Steven Levy has successfully gathered all the details necessary to tell the story of Google - to the present in early 2011. The most interesting sections deal with Google's experience in China, insights into the Google culture in the US and abroad, and how particular decisions were made from the beginning. The growth of Google is here, conflict along the way is presented, and the ethical and technological challenges covered. The only downside of the book - it is too early to know how Google will adjust to being a a "big company." A benefit of the Audible version is the "extra" interview section at the end. The reading of L. J. Ganser is excellent, the writing is engaging, and the book informative.
In Automate This: How Algorithms Came to Rule Our World, Christopher Steiner drags readers screaming into a brave new world where humans use computers to make complex decisions. I use an algorithm to help my students write better. The program gives comments on grammar, spelling, and content. Other uses are being found in medicine, news reporting, foreign policy analysis, and all sorts of other work. The brave new world of bots is upon us and Steiner aptly tells readers what, when, why, and how they will come to make our lives different - sometimes better and sometimes not so much. The narration of Walter Dixon is a plus.
Miguel Nicolelis, a Duke University neuroscientist, is a leader in brain-machine-interface research. He has produced in “Beyond Boundaries: The New Neuroscience of Connecting Brains with Machines – and How It Will Change Our Lives” a history of neuroscience and a description of the research in the field. In particular, he describes his work with rats and then monkeys which have been able to manipulate robots through the use of their brains – alone. Others have been involved in such research and their work is aptly displayed for the reader and placed into context. This research holds great promise for use with humans particularly having muscular disability. Immediately, I could see the use of this technology with light exoskeletons which would help individuals to walk or use their arms without help. The history of neuroscience may be a little much for those just encountering the field. However, I think that almost anyone can follow Nicolelis’ story and descriptions of his work. This is cutting edge research and Nicolelis allows the uninitiated a window on what is coming to be. The reading is exactly what you have come to expect from Patrick Egan – wonderful.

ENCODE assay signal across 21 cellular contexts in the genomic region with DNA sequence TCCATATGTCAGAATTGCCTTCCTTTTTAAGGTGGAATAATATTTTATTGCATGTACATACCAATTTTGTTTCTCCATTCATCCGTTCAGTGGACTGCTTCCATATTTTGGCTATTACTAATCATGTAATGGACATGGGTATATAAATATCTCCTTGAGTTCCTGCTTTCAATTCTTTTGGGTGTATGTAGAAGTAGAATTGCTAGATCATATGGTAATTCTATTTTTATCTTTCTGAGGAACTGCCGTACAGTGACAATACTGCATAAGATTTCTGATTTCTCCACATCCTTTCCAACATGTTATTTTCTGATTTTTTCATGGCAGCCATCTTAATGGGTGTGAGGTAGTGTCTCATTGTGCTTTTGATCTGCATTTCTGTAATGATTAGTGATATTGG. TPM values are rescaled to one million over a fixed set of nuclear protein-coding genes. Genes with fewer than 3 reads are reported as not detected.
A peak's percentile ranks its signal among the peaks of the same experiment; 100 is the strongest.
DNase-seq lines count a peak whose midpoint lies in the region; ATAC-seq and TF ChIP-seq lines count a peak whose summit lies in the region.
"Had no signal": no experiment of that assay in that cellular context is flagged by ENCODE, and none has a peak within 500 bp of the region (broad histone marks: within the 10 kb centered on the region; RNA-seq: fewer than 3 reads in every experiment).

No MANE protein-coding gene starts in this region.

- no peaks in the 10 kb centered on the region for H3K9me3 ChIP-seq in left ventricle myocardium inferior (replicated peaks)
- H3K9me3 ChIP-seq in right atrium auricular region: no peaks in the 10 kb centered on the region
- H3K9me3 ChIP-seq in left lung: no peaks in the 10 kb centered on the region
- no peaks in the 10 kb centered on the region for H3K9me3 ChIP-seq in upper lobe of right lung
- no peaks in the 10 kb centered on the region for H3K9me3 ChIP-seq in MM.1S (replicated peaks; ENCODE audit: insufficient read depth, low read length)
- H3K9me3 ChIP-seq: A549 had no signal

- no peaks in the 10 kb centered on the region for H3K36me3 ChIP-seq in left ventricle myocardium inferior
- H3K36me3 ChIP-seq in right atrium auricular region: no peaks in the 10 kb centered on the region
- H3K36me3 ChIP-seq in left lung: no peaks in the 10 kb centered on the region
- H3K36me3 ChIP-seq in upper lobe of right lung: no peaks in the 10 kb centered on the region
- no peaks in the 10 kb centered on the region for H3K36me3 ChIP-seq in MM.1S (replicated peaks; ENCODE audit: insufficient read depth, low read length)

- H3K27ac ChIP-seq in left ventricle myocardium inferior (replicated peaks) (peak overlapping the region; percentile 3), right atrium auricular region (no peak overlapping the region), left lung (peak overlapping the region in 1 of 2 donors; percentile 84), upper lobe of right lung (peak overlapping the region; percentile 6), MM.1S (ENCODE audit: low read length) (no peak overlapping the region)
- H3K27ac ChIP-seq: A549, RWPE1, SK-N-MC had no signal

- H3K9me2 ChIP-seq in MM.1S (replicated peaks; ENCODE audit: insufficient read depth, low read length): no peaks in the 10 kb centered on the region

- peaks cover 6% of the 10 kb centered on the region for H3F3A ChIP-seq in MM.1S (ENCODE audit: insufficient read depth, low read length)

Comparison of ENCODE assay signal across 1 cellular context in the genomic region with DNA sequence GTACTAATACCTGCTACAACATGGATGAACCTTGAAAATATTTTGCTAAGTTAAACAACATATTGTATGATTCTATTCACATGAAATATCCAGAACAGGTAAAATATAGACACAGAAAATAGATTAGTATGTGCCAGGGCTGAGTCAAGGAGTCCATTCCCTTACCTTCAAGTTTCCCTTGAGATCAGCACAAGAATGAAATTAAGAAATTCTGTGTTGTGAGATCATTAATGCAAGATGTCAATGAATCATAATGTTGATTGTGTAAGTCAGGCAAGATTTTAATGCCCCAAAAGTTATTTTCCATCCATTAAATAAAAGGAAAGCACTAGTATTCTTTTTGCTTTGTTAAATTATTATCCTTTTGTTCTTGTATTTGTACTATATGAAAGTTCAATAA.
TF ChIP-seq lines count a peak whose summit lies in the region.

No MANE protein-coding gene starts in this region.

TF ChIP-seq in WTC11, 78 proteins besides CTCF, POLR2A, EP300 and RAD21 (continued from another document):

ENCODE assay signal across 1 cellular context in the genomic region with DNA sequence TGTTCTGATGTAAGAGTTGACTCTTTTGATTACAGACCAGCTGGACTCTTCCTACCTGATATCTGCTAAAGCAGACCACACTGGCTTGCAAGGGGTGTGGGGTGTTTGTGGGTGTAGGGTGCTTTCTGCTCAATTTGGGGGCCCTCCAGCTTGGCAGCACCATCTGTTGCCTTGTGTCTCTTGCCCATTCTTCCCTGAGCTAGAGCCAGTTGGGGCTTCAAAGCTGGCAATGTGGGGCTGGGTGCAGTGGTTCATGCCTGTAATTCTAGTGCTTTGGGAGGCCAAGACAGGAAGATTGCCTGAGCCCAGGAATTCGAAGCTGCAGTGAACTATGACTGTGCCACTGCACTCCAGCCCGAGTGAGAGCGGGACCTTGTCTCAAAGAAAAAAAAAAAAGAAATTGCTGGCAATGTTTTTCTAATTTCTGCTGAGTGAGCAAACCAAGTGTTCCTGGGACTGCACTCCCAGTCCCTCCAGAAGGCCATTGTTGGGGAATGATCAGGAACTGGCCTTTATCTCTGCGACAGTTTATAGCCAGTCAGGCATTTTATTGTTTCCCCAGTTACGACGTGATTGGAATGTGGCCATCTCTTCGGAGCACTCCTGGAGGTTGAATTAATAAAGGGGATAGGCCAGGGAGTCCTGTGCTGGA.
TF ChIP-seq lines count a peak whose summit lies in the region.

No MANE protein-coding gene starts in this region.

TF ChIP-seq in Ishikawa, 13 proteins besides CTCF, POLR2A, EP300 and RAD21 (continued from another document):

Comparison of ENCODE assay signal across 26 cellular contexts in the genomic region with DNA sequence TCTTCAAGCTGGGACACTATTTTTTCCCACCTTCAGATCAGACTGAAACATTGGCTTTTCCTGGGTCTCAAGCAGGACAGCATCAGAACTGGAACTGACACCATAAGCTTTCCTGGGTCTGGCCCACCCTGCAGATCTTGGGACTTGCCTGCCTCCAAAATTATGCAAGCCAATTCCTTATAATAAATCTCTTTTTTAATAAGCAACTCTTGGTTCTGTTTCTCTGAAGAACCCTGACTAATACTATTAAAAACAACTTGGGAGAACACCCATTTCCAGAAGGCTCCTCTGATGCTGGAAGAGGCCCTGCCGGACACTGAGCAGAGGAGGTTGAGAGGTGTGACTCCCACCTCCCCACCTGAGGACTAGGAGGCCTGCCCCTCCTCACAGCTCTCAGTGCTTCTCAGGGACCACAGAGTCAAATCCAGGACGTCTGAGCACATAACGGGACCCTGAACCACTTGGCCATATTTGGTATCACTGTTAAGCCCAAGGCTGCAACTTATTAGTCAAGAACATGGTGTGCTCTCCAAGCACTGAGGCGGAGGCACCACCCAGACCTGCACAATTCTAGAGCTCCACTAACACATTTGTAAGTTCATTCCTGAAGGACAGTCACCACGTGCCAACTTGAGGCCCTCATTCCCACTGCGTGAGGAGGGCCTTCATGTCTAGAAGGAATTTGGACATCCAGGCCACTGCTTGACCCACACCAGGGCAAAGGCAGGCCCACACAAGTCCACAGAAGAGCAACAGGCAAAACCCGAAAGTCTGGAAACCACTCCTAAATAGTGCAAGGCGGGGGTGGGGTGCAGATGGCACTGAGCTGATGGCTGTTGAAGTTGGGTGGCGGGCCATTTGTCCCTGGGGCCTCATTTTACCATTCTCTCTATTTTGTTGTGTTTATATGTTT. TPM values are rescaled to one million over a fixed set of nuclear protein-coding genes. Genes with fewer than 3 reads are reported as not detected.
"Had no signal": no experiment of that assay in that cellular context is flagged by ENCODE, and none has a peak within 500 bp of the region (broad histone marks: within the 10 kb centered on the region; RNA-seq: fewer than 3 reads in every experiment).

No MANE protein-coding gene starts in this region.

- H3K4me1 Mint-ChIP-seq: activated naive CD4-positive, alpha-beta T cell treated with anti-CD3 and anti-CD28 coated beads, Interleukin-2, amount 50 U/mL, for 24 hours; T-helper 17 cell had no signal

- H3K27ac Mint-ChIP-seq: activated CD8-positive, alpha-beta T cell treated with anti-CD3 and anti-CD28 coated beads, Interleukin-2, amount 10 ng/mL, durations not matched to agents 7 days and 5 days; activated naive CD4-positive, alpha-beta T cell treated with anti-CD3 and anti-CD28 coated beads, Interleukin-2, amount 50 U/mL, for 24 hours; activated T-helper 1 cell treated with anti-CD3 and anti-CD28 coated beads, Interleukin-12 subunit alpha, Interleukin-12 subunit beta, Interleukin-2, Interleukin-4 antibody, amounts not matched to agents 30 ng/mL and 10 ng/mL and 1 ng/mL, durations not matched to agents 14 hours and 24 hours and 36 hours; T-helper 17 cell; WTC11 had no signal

There seems to be two types of people reading and rating this book, the true believers and the skeptics, but very little has been said on the overal enjoyment of the book. First this is a great concept, the idea that through the law of accelerating returns we are getting closer to a singularity, or a massive explosion in technological advancement that will literally combine humans and technology is truly amazing, and if your a tech buff that grew up dreaming of a holodeck this idea is right up your ally. Unfortunately the right person came up with the idea and the wrong person wrote about it. I think Ray is a fascinating human being and true genius, his career speaks for itself and his intelligent and quirky approach to life and health is a book in itself, but I found the book boring. Actually beyond boring because I am only a third of the way through and had to force myself to this point. I wanted to wait and finish before writing a review, but the umpteenth time he through out some computation or algorithmic equation I lost him, he's a scientist and I get it, but the read is a slow boring walk through mathematics which tries to prove ideas that are fascinating with literal repeated boring facts. I get it, if you tell me the rate on return of technology is increasing and technology is building on itself to make itself smarter I understand, to then go into equation after equation explaining why is just boring, save it for the Scientific American. It's if Ray wanted to prove to his skeptics on his ideas and wrote a Scientific Paper that he later edited for the layman for mass production. I will still read everything about Ray Kurzweil, I just don't know if I am going to read anything from Ray Kurzweil. Great guy, Great Idea, Boring Book.